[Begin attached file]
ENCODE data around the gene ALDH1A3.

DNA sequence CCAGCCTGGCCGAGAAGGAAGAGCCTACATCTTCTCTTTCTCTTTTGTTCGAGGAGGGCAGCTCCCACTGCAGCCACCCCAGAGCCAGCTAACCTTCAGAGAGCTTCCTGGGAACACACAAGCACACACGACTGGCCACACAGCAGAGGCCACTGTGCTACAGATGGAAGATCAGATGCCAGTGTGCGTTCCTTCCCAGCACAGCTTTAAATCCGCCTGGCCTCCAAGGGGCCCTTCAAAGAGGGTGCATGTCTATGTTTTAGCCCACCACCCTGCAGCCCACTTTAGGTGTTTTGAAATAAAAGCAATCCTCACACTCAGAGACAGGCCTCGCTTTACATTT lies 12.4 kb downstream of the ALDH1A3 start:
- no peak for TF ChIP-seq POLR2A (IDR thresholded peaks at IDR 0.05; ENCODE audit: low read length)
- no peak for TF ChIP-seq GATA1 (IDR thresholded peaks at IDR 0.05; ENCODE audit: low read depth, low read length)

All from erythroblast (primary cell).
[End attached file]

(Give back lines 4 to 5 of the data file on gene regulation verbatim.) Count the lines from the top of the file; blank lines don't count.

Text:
- no peak for TF ChIP-seq GATA1 (IDR thresholded peaks at IDR 0.05; ENCODE audit: low read depth, low read length)

All from erythroblast (primary cell).